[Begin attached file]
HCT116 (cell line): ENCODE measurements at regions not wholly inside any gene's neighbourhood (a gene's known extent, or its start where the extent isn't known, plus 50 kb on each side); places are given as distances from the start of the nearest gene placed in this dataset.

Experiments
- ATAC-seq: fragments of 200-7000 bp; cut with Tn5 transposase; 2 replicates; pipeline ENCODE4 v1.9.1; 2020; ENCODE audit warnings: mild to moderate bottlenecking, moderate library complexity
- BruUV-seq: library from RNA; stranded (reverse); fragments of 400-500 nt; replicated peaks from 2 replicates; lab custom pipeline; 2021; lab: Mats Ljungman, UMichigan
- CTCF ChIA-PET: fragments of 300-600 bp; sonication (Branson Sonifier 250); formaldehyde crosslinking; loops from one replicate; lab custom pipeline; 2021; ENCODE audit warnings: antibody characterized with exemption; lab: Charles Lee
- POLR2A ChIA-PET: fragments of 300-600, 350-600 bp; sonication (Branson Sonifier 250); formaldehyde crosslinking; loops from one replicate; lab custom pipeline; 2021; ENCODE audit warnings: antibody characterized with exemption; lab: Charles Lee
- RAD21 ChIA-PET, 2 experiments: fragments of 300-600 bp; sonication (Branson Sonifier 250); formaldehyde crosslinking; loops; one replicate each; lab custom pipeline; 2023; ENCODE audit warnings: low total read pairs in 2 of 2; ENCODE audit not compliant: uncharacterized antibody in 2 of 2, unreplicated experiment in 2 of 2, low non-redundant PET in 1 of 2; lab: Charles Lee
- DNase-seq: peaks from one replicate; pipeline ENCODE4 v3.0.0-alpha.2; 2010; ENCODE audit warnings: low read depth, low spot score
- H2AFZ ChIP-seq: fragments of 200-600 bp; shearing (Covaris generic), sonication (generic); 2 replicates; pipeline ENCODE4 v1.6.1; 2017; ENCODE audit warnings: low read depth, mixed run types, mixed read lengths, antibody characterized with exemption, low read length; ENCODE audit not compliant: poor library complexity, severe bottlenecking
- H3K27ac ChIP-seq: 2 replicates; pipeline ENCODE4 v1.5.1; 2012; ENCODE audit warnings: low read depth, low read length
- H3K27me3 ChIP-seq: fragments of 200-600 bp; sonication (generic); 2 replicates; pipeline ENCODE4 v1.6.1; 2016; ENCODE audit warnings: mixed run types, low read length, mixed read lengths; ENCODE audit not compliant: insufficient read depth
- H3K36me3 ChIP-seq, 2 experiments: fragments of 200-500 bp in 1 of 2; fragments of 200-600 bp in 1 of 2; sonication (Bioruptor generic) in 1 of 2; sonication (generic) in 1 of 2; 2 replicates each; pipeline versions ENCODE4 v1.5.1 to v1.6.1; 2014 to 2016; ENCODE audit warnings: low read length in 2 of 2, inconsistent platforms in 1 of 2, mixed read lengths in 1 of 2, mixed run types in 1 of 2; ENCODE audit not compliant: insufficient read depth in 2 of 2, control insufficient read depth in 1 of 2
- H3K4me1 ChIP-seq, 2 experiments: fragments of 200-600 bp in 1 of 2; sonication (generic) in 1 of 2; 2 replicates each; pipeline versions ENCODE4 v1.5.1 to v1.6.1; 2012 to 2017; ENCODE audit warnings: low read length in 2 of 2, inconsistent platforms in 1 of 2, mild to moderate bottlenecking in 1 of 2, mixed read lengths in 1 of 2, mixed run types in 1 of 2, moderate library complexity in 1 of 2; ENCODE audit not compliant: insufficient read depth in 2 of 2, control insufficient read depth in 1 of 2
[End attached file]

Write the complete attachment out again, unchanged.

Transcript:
HCT116 (cell line): ENCODE measurements at regions not wholly inside any gene's neighbourhood (a gene's known extent, or its start where the extent isn't known, plus 50 kb on each side); places are given as distances from the start of the nearest gene placed in this dataset.

Experiments
- ATAC-seq: fragments of 200-7000 bp; cut with Tn5 transposase; 2 replicates; pipeline ENCODE4 v1.9.1; 2020; ENCODE audit warnings: mild to moderate bottlenecking, moderate library complexity
- BruUV-seq: library from RNA; stranded (reverse); fragments of 400-500 nt; replicated peaks from 2 replicates; lab custom pipeline; 2021; lab: Mats Ljungman, UMichigan
- CTCF ChIA-PET: fragments of 300-600 bp; sonication (Branson Sonifier 250); formaldehyde crosslinking; loops from one replicate; lab custom pipeline; 2021; ENCODE audit warnings: antibody characterized with exemption; lab: Charles Lee
- POLR2A ChIA-PET: fragments of 300-600, 350-600 bp; sonication (Branson Sonifier 250); formaldehyde crosslinking; loops from one replicate; lab custom pipeline; 2021; ENCODE audit warnings: antibody characterized with exemption; lab: Charles Lee
- RAD21 ChIA-PET, 2 experiments: fragments of 300-600 bp; sonication (Branson Sonifier 250); formaldehyde crosslinking; loops; one replicate each; lab custom pipeline; 2023; ENCODE audit warnings: low total read pairs in 2 of 2; ENCODE audit not compliant: uncharacterized antibody in 2 of 2, unreplicated experiment in 2 of 2, low non-redundant PET in 1 of 2; lab: Charles Lee
- DNase-seq: peaks from one replicate; pipeline ENCODE4 v3.0.0-alpha.2; 2010; ENCODE audit warnings: low read depth, low spot score
- H2AFZ ChIP-seq: fragments of 200-600 bp; shearing (Covaris generic), sonication (generic); 2 replicates; pipeline ENCODE4 v1.6.1; 2017; ENCODE audit warnings: low read depth, mixed run types, mixed read lengths, antibody characterized with exemption, low read length; ENCODE audit not compliant: poor library complexity, severe bottlenecking
- H3K27ac ChIP-seq: 2 replicates; pipeline ENCODE4 v1.5.1; 2012; ENCODE audit warnings: low read depth, low read length
- H3K27me3 ChIP-seq: fragments of 200-600 bp; sonication (generic); 2 replicates; pipeline ENCODE4 v1.6.1; 2016; ENCODE audit warnings: mixed run types, low read length, mixed read lengths; ENCODE audit not compliant: insufficient read depth
- H3K36me3 ChIP-seq, 2 experiments: fragments of 200-500 bp in 1 of 2; fragments of 200-600 bp in 1 of 2; sonication (Bioruptor generic) in 1 of 2; sonication (generic) in 1 of 2; 2 replicates each; pipeline versions ENCODE4 v1.5.1 to v1.6.1; 2014 to 2016; ENCODE audit warnings: low read length in 2 of 2, inconsistent platforms in 1 of 2, mixed read lengths in 1 of 2, mixed run types in 1 of 2; ENCODE audit not compliant: insufficient read depth in 2 of 2, control insufficient read depth in 1 of 2
- H3K4me1 ChIP-seq, 2 experiments: fragments of 200-600 bp in 1 of 2; sonication (generic) in 1 of 2; 2 replicates each; pipeline versions ENCODE4 v1.5.1 to v1.6.1; 2012 to 2017; ENCODE audit warnings: low read length in 2 of 2, inconsistent platforms in 1 of 2, mild to moderate bottlenecking in 1 of 2, mixed read lengths in 1 of 2, mixed run types in 1 of 2, moderate library complexity in 1 of 2; ENCODE audit not compliant: insufficient read depth in 2 of 2, control insufficient read depth in 1 of 2